DETERMINE YOUR FILING STATUS
BOX 1. Filing Status 1 (Single) Check this box if you are SINGLE or UNMARRIED and DO NOT qualify as HEAD OF HOUSEHOLD. (Read the instructions for BOX 3 to determine if you qualify for HEAD OF HOUSEHOLD.)
BOX 2. Filing Status 2 (Married Filing Joint) Check this box if you were MARRIED and are filing jointly. IF YOU ARE FILING A JOINT RETURN, YOU MUST ADD BOTH SPOUSES’ INCOME TOGETHER. Enter the total amount in column A on Lines 8 through 23 under “Your/Joint Income”.
MARRIED COUPLES CHOOSING THE BEST FILING STATUS
If you and your spouse had separate incomes, you might save money by figuring your tax separately using one of the following two methods. Use the method that suits you best.
METHOD A. List your income separately under Column A (“Your Income”). List your spouse’s income separately under Column B (“Spouse’s Income”). Figure your tax separately and then add your taxes together. See instructions for Married Filing Separately on the Same Return, Box 4.
If you use Method A, your result will be either a COMBINED REFUND or a COMBINED TAX DUE.
You must file separate individual tax returns. See instructions for Married Filing Separately on Different Returns, Box 5.
If you use Method B, one of you may owe tax and the other may get a refund. The tax due must be paid with the proper tax return and the refund will be due on the other return. YOU MAY NOT OFFSET ONE AGAINST THE OTHER.
BOX 3. Filing Status 3 (Head of Household) To file as Head of Household you must have been unmarried or legally separated on December 31, 2019 and meet either 1 or 2 below. The term “Unmarried” includes certain married persons who lived apart, as discussed at the end of this section.
1. You paid over half the cost of keeping a home for the entire year that was the main home of your parent whom you can claim as a dependent. Your parent did not have to live with you in your home. OR
2. You paid over half the cost of keeping a home in which you lived, and in which one of the following also lived, for more than six (6) months of the year (temporary absences, such as vacation or school, are counted as time lived in the home):
a. Your unmarried child, grandchild, greatgrandchild, adopted child or stepchild. This child did not have to be your dependent, but your foster child must have been your dependent.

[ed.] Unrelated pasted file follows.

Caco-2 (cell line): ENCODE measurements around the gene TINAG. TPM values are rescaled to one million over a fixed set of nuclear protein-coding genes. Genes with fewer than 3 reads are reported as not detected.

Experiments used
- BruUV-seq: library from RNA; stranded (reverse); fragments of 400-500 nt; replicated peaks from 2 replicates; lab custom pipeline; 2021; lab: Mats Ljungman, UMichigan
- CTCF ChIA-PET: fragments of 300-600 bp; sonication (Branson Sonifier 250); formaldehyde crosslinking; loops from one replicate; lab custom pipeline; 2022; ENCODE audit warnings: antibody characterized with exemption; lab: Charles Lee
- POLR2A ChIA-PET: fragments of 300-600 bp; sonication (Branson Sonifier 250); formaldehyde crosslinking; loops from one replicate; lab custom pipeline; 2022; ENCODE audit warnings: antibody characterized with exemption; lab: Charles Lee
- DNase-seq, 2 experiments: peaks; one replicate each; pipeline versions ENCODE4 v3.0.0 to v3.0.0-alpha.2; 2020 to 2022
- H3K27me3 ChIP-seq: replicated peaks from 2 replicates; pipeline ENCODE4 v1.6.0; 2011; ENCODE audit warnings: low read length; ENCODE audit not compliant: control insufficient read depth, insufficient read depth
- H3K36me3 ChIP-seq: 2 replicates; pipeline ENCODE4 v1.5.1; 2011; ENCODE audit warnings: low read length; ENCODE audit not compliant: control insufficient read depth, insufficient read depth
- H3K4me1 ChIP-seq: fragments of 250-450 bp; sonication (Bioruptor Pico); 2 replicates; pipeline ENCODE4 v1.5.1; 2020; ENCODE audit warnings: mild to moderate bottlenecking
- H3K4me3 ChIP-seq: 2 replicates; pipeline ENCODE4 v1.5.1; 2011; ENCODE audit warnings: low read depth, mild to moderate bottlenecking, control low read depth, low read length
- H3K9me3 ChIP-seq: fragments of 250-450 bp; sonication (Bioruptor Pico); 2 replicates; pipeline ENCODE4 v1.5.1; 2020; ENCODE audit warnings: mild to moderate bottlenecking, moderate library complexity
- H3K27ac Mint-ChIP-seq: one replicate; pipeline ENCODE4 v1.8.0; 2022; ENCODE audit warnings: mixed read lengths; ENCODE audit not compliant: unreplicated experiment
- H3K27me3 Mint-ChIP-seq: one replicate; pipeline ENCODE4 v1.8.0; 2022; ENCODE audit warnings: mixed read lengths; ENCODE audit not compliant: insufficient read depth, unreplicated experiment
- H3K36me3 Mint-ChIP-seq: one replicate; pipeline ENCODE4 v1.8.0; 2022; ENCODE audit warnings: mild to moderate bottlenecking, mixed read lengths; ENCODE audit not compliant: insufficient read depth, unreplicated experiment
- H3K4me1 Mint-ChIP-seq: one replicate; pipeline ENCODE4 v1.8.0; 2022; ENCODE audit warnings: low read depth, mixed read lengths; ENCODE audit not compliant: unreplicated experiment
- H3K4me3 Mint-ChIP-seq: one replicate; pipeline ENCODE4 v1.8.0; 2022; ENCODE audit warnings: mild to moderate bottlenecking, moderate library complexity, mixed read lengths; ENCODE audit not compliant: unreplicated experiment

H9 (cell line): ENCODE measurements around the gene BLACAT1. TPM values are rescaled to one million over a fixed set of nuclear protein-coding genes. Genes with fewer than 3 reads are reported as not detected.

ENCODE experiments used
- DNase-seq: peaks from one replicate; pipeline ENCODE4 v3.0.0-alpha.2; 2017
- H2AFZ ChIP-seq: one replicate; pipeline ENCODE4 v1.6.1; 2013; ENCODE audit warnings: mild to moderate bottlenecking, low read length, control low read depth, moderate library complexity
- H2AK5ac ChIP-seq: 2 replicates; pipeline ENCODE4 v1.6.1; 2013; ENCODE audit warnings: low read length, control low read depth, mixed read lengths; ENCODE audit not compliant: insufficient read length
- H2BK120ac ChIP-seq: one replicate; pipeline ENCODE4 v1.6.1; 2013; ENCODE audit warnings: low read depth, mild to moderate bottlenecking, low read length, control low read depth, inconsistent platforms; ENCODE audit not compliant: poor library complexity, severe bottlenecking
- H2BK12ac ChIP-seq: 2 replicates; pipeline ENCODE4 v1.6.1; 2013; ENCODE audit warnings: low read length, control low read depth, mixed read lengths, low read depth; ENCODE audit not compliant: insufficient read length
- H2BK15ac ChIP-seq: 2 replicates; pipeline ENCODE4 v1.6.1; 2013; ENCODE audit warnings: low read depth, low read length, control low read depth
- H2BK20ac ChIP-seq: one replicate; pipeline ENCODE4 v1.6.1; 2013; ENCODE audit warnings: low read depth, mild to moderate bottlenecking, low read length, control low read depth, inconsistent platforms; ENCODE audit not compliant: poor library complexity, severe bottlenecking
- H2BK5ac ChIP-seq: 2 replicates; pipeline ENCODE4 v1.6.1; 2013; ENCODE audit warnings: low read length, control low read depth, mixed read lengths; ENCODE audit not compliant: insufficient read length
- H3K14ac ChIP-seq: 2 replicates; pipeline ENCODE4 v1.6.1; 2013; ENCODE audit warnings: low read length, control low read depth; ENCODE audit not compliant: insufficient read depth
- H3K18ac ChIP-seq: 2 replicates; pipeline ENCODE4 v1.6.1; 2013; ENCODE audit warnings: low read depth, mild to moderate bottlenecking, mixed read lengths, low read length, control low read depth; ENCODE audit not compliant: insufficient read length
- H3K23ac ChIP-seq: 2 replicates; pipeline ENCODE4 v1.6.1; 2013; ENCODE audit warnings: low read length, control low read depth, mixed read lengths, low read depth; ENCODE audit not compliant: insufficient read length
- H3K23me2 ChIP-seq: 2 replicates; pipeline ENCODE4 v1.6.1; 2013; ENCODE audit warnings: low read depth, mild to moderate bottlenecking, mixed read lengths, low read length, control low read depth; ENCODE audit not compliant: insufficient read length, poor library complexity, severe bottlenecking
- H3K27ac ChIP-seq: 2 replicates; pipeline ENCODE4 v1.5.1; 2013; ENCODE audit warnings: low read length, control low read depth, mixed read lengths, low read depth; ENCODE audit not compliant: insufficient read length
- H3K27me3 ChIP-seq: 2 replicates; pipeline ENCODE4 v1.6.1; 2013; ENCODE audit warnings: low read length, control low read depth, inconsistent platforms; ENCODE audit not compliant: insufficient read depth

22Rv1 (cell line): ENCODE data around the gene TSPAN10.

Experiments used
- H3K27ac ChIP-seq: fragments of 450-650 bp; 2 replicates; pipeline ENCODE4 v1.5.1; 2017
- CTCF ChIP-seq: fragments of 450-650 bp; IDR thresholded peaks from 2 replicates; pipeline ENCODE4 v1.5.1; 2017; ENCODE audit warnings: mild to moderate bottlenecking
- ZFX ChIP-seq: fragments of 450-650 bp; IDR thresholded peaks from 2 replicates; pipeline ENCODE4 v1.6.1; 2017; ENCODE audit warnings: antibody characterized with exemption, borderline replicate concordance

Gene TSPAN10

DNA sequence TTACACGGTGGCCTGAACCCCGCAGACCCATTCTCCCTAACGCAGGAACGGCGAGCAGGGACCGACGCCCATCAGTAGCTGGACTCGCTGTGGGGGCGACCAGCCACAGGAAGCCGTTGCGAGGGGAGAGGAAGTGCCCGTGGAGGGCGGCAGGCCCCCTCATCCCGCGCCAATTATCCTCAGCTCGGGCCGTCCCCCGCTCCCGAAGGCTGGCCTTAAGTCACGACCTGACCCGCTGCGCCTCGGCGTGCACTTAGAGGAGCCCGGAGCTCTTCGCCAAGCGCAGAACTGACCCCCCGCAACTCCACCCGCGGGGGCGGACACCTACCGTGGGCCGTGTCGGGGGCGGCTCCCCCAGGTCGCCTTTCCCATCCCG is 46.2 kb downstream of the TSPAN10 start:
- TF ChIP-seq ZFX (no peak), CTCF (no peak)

b. Your married child, grandchild, adopted child or stepchild. This child must have been your dependent.
c. Any other person whom you could claim as a dependent.
MARRIED PERSONS WHO LIVED APART
Even if you were not divorced or legally separated in 2019, you may be considered unmarried and file as Head of Household. See Internal Revenue Service instructions for Head of Household to determine if you qualify.
BOX 4. Filing Status 4 (Married Filing Separately on the Same Return)
Check this box if you were married and are filing SEPARATELY ON THE SAME TAX RETURN. This method of tax computation may reduce your tax liability if both spouses had income. The result will be either a combined refund or a combined tax due.
IF ONE SPOUSE HAD A TOTAL NEGATIVE INCOME, YOU MUST FILE MARRIED FILING JOINTLY.
BOX 5. Filing Status 5 (Married Filing Separately on Different Returns) Check this box if you were married and are filing separate tax returns.
BOX 6. Filing Status 6 [Qualifying Widow(er)] Check this box if you are a QUALIFYING WIDOW(ER).
You are eligible to file as a QUALIFYING WIDOW(ER) if your spouse died in 2017 or 2018 and you meet each of the following tests:
1. You were entitled to file MARRIED FILING JOINTLY or MARRIED FILING SEPARATELY ON THE SAME RETURN with your spouse for the year your spouse died. It does not matter whether you actually filed a joint return.
2. You did not remarry before the end of 2019.
3. You had a child, stepchild, adopted child, or foster child who qualified as your dependent for the year. 4. You paid more than half the cost of keeping a home, which was the main home of that child for the entire year except for temporary absences.